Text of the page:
A Year That Made Me

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Late during the event approximately half the attendees remained and got together for a memorable photo.

(Susan tells me, “Why would I want to attend a first grade reunion on a work night?”)

Last night I met up with some of my peeps from ninth grade. Jim Duffy reminded me he bought a Peter Frampton LP from the record store I worked at from 1970-1974. But, for everybody else, it was the first time I had encountered them since graduation day in June 1969. Forty-seven years!

Plus there were a few persons who had matriculated to Roxboro from Fairfax Elementary, and this means I first met them in 1960.

It was blast. It made me dizzy. We’re at the age where life brings on the bittersweet, but as more than a few told me, ‘At least I woke up on the right side of the dirt.’ The event occasioned my telling people that twin brother Tim has passed away in 1993. This elicited some moving and warm remembrances. It is amazing how quickly people reconnect and do so warmly and with vulnerability.

Nowadays, Facebook supports the generation of reconnections. Yet, nothing surpasses the fleshy, embodied connection! This is especially so because of the singular impact ninth grade made on me.

Ninth grade at Roxboro Junior High in Cleveland Heights began unfolding in September 1968. I had just turned fourteen. At the time I was a happy-go-lucky, shy, kid who didn’t get the striving thing.

School wasn’t an attractive way to spend time because, as I understood it back then, teachers would just tell you stuff without really telling you the good stuff, such as, how what they were telling you connected up with other stuff.

Ninth grade would end up the one school year (of not too many,) that is etched in my mind for its transformative import. The school was doing a pedigogical experiment called something like, the humanities program. Toward the end of September the head of the program, a rumpled, chain smoking english teacher, James McGuinness met with me in the teacher’s office suite. He sat me down, and brought in a first year teacher, Ron Palladino.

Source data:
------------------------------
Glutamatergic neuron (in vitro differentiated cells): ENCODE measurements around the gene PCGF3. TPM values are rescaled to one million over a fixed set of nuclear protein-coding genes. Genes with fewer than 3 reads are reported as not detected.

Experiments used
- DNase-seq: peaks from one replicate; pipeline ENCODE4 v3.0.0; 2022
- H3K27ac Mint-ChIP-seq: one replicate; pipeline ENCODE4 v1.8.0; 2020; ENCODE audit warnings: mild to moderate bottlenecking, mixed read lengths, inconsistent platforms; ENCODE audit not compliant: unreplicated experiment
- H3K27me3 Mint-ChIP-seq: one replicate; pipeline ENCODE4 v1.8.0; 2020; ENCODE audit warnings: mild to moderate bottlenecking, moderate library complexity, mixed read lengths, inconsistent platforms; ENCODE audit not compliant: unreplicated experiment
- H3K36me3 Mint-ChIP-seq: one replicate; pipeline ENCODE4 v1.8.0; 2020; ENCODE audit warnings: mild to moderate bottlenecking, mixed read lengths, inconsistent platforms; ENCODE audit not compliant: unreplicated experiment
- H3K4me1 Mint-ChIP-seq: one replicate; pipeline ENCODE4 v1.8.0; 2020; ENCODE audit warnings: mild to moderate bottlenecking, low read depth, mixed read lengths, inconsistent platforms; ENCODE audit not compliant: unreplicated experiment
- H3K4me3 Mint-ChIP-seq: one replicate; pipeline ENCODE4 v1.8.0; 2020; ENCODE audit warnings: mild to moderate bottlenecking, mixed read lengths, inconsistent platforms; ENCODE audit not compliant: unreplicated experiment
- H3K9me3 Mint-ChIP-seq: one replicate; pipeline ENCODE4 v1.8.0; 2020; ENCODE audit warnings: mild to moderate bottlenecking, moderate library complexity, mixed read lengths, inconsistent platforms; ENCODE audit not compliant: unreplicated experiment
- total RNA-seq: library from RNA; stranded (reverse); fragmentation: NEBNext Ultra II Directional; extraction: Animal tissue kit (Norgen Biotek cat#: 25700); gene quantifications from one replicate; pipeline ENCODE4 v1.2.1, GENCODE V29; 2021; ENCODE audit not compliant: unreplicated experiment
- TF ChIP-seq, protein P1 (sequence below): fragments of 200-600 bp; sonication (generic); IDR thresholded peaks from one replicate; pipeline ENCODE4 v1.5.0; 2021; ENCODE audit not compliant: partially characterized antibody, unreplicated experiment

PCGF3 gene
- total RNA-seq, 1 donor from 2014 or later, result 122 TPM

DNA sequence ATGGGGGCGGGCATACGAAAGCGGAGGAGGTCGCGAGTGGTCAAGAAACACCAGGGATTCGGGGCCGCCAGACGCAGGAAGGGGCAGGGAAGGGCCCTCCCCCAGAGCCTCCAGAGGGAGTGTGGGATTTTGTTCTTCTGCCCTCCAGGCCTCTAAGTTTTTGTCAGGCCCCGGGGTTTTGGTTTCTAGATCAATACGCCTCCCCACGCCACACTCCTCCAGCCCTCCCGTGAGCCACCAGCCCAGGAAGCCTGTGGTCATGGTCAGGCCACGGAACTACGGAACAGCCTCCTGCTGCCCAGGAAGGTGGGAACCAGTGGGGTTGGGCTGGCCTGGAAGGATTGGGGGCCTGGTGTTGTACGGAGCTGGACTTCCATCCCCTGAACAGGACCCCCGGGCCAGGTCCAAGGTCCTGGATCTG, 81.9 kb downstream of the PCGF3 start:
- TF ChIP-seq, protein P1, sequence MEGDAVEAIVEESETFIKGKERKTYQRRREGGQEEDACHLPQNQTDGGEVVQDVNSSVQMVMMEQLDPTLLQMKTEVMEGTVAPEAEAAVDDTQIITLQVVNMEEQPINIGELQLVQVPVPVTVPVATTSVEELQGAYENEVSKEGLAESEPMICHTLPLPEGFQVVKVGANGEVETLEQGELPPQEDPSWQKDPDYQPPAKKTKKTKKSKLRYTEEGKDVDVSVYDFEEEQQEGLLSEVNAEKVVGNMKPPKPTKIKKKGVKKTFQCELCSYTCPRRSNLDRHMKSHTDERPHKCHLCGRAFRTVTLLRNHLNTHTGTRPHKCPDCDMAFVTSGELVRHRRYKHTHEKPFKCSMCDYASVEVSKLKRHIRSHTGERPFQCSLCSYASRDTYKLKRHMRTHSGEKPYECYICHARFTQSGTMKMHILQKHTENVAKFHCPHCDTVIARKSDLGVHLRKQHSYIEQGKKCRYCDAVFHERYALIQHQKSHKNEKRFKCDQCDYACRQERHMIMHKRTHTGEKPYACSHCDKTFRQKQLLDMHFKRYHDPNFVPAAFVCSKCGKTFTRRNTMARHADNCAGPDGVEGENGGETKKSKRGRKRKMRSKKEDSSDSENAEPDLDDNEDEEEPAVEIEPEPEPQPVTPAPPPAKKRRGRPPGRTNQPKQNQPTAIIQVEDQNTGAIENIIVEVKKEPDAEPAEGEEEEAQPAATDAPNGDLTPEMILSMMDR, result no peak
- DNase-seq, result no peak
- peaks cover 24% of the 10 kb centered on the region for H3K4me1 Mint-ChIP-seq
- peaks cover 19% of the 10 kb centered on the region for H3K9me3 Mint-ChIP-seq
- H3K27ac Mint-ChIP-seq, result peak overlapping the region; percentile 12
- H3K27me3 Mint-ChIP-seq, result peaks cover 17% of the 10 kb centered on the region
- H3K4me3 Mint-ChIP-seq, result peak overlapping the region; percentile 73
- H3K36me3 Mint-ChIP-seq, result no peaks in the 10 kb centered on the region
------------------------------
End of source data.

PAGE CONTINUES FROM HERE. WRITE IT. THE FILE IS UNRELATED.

He told Mr. Palladino something similar to:

“Take Stephen under his wing and support in any way Stephen’s quest for knowledge while also helping Stephen organize particular presentations which will verify his learning.”

I don’t know what interactions in the first weeks of school moved Mr. McGuinness to assign to me a personal guide. What next transpired was the only terrific academic year I ever put together.

(Although, when I next attended the private school Hawken, I was a good, not stellar, student–except for cursed spanish class. Still, McGuinness and Palladino had raised the bar impossibly high.)

In retrospect, I recognize how McGuinness had completed a narcissistic circuit–a good thing–and so, ninth grade was my greatest school year.

I’ve had to conjure the equivalent of McGuinness and Palladino over the decades I’ve tenaciously continued to self-direct my learning, exploring, making connections, creating spider webs of knowledge. The moment in September 1968 I experienced support and affirmation for my aspiration about the satisfaction of curiosity was key.

It was also the year of a ferocious dual block set by Mike Baum and yours truly on a muddy field during the last minutes of the fourth quarter in the season’s last football game. This block collapsed the left side of the Wiley Junior High School defense, and allowed Tom Olmstead to scamper into the end zone. His touchdown were the first points Roxboro had scored in five football games. Nobody noticed the block at the time, except for me and Mike. High fives.

Ninth grade was the year Taj Mahal and Bonnie Raitt came to visit Roxboro, and hang around for most of a school day. It was the year my hormones overflowed while granting no great romantic triumphs. Our social clique was very influenced by our liberal parents; (and thanks for all the good times, Kate, Joan, Sarah, Sara, Greer, Kathe, Dave, David, Paul, my brother Tim, and others–no doubt.) I have sustained a friendship with Kate Kuper since the fall of 1966!

It is really close to impossible to fully explain and describe what it was like to be fourteen in an era easily marked by stretching it between the election of 1968 and the Woodstock Festival of August 1969. Or, alternately stretching the year between Coventry Village and Cedar-Fairmount.

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